But when Elissa Stone arrives at The Keep, her village a smoldering ruin, and only her magical talent and a forbidden library left to her name, Alarick’s ordered world descends into chaos. Elissa is a Book Mesmer, a magical talent long believed extinct. She can enchant books, making them indestructible, unreadable…even deadly to unauthorized readers. But while her magic can secure a legacy for future magical generations, it’s not a skill that’s good in a fight, and certainly not one that Alarick sees any real use for. But there’s something compelling about a woman who defies the Ministry’s edicts against female literacy, and she seems determined to prove that knowledge is a weapon in its own right…

The first installment in an enticing new fantasy series by author Jennifer Derrick, The Library of Absolution is a compelling story of perseverance and determination in the face of persecution, in a Dark Age where hope is lost—and knowledge is the only thing left to fight for.

Goodreads / Amazon / Barnes & Noble / iBooks / Kobo

EXCERPT:

“You told me you left to look for books,” Alarick said.

“I did, in part. That wasn’t a total fabrication. I figured if I was leaving I might as well make the effort. If I was going to get killed by the Ministry, it should be in the service of something larger than myself. Fool that I was,” she whispered.

Alarick ignored the last part. She was only stating a fact. There was no need for him to comment further on her foolishness.

“But you had no intention of returning?” he asked. “Because of something you found in my library?”

The thought of her leaving with no intention to return gutted him. It was bad enough she’d wanted to leave at all; to put her safety at risk for the sake of some books. It was bad enough that he had failed to keep her safe; to understand what she meant to do until it was too late.

But even at the worst of it, he’d believed she intended to return to him. To the Keep. That was why he’d gone after her, because he believed she still wanted to be here. That she’d intended to run away forever was unthinkable. That he’d risked his life for someone who had run from him, who wanted nothing to do with him, was galling.

He choked back his rage and sorrow, replacing them with cool disdain.

“Well, then, are you going to tell me just what was so terrible that it would make you flee and never come back? I’m aware that nothing in that library paints me in a flattering light, but you already knew of my unpleasantness. Surely the disjointed ramblings of a young man could not be quite so damning,” Alarick said.

Of course, he knew the truth. There were some secrets in there so damning he could imagine exactly why she wanted to run from him. It was why he kept that room protected. Damn her for finding it. Damn her for finding him.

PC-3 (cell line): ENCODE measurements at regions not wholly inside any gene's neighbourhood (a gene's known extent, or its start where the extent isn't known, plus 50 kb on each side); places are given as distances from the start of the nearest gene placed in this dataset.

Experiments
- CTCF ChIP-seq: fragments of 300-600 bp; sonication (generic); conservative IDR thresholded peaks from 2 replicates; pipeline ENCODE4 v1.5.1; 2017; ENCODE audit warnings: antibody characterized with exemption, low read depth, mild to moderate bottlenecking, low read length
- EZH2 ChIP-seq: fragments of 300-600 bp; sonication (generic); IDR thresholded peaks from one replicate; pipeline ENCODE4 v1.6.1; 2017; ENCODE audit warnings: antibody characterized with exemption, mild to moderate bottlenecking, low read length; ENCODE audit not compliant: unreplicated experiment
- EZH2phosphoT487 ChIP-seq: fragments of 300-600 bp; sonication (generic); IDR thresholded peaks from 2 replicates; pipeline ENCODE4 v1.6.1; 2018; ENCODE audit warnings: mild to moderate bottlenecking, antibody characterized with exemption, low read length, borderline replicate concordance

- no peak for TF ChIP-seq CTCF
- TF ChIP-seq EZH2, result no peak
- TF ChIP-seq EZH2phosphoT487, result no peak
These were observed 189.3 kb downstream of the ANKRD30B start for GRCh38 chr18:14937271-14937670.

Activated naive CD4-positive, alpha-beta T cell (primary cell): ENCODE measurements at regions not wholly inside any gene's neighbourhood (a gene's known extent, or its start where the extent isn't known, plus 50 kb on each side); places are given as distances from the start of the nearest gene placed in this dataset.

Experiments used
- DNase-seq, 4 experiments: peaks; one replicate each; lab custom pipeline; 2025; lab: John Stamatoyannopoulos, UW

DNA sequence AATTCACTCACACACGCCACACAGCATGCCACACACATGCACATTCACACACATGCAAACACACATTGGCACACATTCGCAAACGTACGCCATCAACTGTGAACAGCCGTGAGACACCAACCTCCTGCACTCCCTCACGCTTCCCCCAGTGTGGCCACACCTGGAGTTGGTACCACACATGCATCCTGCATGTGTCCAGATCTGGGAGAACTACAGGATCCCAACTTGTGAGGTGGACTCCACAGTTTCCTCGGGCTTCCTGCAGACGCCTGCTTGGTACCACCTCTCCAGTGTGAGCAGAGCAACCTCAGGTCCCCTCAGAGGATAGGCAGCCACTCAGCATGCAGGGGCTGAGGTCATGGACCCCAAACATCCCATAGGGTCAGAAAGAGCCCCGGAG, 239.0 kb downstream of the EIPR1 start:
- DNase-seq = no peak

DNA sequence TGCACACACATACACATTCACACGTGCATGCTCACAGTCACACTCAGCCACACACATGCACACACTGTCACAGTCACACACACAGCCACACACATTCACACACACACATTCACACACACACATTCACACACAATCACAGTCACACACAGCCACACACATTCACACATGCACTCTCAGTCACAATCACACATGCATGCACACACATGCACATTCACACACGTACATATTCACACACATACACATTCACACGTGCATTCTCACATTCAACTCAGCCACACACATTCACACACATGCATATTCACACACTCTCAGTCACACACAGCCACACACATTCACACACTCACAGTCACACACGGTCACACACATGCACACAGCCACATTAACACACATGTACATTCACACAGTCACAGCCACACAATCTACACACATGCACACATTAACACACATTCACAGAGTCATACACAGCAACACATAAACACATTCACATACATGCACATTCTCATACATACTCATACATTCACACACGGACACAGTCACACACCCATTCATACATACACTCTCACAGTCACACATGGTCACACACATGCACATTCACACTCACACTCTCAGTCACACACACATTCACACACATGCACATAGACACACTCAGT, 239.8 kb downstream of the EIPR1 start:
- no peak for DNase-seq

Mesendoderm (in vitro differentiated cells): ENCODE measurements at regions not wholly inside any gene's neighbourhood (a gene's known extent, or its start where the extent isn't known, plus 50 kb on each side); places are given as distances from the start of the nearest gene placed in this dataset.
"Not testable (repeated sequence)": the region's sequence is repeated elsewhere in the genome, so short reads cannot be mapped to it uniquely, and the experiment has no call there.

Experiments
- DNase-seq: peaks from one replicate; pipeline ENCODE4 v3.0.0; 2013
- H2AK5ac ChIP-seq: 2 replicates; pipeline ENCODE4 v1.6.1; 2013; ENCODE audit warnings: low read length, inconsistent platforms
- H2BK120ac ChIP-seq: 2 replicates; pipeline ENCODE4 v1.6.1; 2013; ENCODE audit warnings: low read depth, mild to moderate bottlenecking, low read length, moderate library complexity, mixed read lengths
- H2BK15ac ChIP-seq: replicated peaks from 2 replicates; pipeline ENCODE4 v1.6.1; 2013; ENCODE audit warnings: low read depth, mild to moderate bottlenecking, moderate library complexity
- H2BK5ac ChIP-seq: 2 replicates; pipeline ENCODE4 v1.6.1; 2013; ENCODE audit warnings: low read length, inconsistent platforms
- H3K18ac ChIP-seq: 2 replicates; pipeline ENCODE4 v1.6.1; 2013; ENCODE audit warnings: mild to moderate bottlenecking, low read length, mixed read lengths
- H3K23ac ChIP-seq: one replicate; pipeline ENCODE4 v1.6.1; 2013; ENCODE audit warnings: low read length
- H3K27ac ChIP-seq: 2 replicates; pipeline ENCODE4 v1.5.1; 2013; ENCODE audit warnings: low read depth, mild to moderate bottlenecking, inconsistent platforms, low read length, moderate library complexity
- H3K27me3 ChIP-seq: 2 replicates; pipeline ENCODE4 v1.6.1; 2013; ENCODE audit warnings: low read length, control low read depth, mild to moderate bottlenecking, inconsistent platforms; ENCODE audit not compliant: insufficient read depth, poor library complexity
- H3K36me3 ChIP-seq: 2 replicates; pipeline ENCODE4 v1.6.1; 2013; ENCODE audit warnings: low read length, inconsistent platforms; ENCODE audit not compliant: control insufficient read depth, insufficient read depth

She turned her head away from him. Not that it mattered. She couldn’t see him. But he wasn’t going to let her damn his soul and cast him out of her life without at least facing him while she did it. He reached over and with gentle pressure turned her chin toward him.

“If you expect me to forgive you for your trespass, you will at least face me while you tell me exactly what sort of monster you believe me to be,” he said.

“I’d rather you tell me the story as the man you are now, not the boy who did the things I read. Tell me there’s a better ending to your story. Tell me that you are not the monster.”

He laughed at that.

“Would that I could,” he said. “But since you read my books, I’m certain you know there is no redemption for me. That is why you left, isn’t it?”

“No. I didn’t leave because I feared you to be irredeemable. My time with you has taught me that there is more to you than the boy in those books. I left because I feared there was no place for me in your story. And that I could not bear.”

He was about to say something, but suddenly he couldn’t remember what it was. What had she said? She hadn’t left because of his past deeds, but because she was afraid he had no place for her? Was that possibly right? He struggled to make sense of it in his brain. He’d expected condemnation, not… Was it disappointment he heard in her voice?

Before he could sort out a proper response, she said, “I’ve read your grimoire. It’s terrifying. Start with why you took such an interest in dark magic and go from there.”

Alarick said nothing at first. Why had he taken an interest in dark magic? The question was better phrased as, “Why not?” He looked at Elissa. She might not be able to see him, but she had an uncanny ability to focus on his face as though she could. And something in her eyes compelled him to tell the story that he’d never told anyone in its entirety.

Author Bio:

Jennifer is a freelance writer and novelist. As a freelancer, she writes everything from technical manuals to articles on personal finance and European-style board games. Her interest in storytelling began when she was six and her parents gave her a typewriter for Christmas and agreed to pay her $.01 per page for any stories she churned out. Such a loose payment system naturally led to a lot of story padding. Broken Fate, her first novel, earned her $2.80 from her parents.

Jennifer lives in North Carolina and, when not writing, can often be found reading, trawling the shelves at the library, playing board games, watching sports, camping, running marathons, and playing with her dog. You can visit her at her official website: JenniferDerrick.com.